What Murphy and black swans can teach us
I was enjoying dinner with a few good friends several days ago, and we started reminiscing about our college years. We remembered the old university computer lab and laughed at the “pager era” when we thought of those little devices as status symbols. Even though the single-line display was meant to show only a phone number, we appended “911” to signal if the page was urgent. Of course, urgent meant to find a payphone quickly.
How times have changed. Siloed communications have given way to active, unified communications. Applications such as Skype and FaceTime allow us to remain reachable regardless of our current device or our current location. More people use their mobile phones now for messaging than calling.
Unified communications is what consumers and employees expect these days. But communications technology continues to evolve. Selecting a UC system based on current needs actually feels a bit shortsighted, but what’s the alternative?
My suggestion is to consider flexibility of equal or greater importance than current, existing features. Business leaders must realize the value and importance of flexibility in UC systems.
Core UC Today
What advantages can UC bring to the enterprise? In other words, what’s wrong with using what we have now, in terms of corporate email systems, instant messaging, etc.? UC offers a handful of crucial benefits.
- Multi-Modal: IM and presence, voice, and video work together to create multiple components and channels that ensure appropriate communications will never be shut off.
- Mobility: Support for multiple channels and devices allows for anywhere, anytime communications.
- Centralization: Centralizing reduces the complexities of branch equipment with multiple vendors and feature-sets.
These are usually the top selling points from an UC vendor, but meeting current needs is only half the battle. Technologies change, and when they do, so do expectations and user requirements. None of the above were likely requirements on a PBX purchase prior to 2005.
Will it blend?
One facet to consider is whether the UC solution will blend into your organization’s technical infrastructure. Traditional PBX systems were appliances, and many are still sold that way, but premises systems also are available for industry-standard hardware and virtualized instances. Regardless of which is right for your organization today, things change. It is nice to have the option of being able to move freely between deployment types. And don’t let a new UC system prematurely force something like virtualization. Cloud when you are ready, on your terms.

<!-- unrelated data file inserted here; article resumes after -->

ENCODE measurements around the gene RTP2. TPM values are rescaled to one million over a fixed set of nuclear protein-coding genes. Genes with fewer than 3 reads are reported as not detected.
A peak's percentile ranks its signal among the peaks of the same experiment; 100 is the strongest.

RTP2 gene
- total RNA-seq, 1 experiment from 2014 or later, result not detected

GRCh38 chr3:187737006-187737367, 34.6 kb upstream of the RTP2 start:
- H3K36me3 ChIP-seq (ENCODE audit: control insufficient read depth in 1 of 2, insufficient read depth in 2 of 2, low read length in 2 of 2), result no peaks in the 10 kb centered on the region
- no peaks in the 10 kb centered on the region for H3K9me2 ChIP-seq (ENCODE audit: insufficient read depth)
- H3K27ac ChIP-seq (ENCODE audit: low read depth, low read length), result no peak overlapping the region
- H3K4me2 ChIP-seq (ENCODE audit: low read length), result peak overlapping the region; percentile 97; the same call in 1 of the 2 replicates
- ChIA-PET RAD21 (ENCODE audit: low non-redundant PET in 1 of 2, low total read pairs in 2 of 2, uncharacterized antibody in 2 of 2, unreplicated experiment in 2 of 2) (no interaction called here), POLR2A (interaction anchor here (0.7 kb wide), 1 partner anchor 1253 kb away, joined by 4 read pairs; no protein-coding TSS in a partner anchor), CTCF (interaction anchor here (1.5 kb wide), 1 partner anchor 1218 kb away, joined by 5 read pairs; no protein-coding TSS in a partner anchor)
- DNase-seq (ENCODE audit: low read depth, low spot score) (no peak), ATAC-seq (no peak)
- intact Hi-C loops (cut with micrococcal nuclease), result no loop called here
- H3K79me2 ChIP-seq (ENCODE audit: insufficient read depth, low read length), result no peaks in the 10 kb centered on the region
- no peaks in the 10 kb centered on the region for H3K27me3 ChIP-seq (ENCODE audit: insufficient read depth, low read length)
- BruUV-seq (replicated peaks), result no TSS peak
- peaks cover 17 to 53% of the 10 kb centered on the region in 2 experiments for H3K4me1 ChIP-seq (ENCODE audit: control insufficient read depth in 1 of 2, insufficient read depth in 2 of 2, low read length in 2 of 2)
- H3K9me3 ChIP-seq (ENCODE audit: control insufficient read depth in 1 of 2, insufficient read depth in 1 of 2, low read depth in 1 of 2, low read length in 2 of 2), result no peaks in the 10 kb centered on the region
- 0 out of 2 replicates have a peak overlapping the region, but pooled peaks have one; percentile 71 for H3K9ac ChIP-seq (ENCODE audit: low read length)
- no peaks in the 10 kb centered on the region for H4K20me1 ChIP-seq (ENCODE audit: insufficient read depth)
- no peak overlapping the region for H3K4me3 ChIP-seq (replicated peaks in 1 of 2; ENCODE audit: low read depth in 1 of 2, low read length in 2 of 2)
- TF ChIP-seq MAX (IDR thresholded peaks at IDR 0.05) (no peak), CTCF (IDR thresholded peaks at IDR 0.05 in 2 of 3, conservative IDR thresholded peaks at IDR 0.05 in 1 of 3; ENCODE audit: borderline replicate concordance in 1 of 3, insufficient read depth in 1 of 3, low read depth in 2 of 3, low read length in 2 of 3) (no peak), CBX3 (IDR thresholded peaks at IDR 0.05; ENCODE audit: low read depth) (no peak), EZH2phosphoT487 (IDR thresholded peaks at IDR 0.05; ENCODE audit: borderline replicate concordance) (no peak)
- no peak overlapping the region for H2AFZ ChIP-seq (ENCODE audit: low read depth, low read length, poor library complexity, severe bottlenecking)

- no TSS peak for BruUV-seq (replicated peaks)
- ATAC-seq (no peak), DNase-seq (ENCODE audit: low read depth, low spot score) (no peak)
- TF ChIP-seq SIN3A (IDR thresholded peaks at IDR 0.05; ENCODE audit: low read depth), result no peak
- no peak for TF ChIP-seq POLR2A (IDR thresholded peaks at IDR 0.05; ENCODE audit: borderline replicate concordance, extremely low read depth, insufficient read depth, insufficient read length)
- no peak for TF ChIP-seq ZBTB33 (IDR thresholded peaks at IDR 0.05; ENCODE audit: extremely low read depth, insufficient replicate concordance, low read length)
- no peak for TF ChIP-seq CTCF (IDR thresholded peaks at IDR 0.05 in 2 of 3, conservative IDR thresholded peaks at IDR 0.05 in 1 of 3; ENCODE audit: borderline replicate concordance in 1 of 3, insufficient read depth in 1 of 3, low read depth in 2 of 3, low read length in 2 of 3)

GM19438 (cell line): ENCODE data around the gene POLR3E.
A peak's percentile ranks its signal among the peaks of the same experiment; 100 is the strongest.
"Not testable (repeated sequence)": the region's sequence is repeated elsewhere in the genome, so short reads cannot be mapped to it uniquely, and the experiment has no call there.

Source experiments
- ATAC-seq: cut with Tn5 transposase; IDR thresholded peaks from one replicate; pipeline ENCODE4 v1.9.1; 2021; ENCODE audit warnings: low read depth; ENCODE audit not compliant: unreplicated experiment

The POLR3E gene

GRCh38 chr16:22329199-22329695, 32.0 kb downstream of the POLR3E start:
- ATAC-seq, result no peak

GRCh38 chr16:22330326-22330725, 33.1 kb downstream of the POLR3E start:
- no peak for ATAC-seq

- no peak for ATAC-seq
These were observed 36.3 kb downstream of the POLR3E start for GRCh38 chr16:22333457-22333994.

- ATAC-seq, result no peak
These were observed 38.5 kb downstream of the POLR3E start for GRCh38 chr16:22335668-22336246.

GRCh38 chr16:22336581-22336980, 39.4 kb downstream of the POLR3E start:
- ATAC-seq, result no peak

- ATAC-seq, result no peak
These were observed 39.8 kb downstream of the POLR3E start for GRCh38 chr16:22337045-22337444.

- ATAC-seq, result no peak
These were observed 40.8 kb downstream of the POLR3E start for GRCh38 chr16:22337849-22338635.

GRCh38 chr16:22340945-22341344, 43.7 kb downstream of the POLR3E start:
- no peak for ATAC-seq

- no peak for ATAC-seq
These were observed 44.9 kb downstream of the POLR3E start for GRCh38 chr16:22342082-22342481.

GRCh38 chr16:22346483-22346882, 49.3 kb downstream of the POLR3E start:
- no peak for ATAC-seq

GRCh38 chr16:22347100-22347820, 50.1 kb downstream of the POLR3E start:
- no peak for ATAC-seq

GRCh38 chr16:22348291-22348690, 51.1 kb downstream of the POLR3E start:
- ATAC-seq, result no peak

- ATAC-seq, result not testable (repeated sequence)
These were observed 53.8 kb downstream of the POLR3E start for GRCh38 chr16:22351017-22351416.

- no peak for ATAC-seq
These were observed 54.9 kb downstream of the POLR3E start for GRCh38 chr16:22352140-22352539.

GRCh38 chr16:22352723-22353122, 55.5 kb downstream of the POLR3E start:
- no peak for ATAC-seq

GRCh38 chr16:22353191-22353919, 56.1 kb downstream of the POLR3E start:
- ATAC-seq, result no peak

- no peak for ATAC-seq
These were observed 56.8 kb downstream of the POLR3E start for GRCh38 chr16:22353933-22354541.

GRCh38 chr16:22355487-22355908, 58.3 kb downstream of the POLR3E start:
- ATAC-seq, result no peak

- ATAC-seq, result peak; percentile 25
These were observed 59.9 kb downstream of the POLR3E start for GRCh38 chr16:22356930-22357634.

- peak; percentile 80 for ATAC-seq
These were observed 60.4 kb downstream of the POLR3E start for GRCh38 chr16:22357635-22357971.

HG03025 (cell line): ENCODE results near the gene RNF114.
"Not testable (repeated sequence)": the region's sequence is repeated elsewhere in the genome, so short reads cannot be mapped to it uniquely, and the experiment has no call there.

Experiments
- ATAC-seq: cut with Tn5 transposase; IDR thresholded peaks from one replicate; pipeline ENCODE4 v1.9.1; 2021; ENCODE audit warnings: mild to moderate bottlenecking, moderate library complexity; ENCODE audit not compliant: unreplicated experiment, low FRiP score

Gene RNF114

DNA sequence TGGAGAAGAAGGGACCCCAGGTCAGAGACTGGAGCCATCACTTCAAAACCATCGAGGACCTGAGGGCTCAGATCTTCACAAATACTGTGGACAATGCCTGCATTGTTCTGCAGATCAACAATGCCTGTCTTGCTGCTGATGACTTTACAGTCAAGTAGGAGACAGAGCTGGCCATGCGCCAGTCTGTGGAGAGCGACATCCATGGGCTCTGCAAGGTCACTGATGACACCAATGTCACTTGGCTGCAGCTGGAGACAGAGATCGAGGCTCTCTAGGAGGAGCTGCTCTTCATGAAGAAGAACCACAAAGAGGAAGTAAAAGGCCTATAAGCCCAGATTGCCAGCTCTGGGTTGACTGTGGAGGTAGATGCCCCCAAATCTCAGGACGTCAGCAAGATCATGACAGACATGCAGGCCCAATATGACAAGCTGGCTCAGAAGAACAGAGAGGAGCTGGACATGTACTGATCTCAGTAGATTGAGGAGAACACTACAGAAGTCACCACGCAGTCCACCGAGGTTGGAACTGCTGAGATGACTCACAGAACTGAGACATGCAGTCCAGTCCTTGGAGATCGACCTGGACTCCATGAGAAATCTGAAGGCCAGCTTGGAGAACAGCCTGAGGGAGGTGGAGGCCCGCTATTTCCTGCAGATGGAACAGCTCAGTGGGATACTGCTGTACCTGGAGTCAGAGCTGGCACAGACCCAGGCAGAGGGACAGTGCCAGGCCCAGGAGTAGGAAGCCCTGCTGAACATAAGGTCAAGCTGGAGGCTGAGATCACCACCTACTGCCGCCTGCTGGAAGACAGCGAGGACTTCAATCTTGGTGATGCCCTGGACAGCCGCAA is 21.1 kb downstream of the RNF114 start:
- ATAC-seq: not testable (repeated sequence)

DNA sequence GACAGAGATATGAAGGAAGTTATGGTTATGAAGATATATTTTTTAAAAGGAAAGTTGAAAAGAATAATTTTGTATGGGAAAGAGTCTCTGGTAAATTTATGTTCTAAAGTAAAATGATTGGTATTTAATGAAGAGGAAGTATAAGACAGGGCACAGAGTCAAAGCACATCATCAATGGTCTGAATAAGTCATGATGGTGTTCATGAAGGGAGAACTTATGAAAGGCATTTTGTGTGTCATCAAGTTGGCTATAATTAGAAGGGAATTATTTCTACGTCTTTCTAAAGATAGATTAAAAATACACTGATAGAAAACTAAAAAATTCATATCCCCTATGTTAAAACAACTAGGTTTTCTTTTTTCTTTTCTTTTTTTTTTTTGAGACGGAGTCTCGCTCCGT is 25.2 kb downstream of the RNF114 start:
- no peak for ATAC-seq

Sometimes the people and the culture are overlooked in the planning, and those can be the hardest issues to resolve during implementation. With technology you can always back up, reset, or upgrade; but not so with egos, emotions, and experiences. The best UC team members should be user-focused and creative, because with UC, it’s no longer just about the box or what’s inside – it is about the user experience.
Be cognizant of Murphy and black swans
As Murphy’s Law states, “Anything that can go wrong, will go wrong.” If you’ve worked in IT, I’m certain you’ve encountered numerous instances that proved Murphy right. It’s important to establish clear workflows and processes to deal with exceptional conditions: defective devices, inadequate wiring, natural disasters, etc. If there are bumps on the road to Plan A, ensuring there’s a route to Plan B (or even Plan C) will go a long way. The problem is, many systems are so rigid that they only support Plan A.
Then there are “black swans,” extraordinary and improbable events that shape our history, culture, and even humanity. Hurricanes, earthquakes, floods, even the 9/11 terrorist attack have completely reset the best-planned technologies. A feature like remote working might transition from curiosity to business imperative overnight. The question is, will your technology be ready to adapt?
Flexibility is a must
It’s important to prioritize flexibility when it comes to IT projects and UC vendor evaluation. Ask vendors not only about the breadth of features, capabilities, and options they support, but when they added that support. Mobile clients are a great example. Most UC vendors support them now, but inquire about when the clients were released.
To discover more about how the world of work is changing and what this means for your communications then download our free whitepaper about flexible working models today
Flexibility doesn’t wait. Only a very few technical features are never implemented in today’s competitive market. The details like when and how clients can access those features are what separate the rigid from the flexible.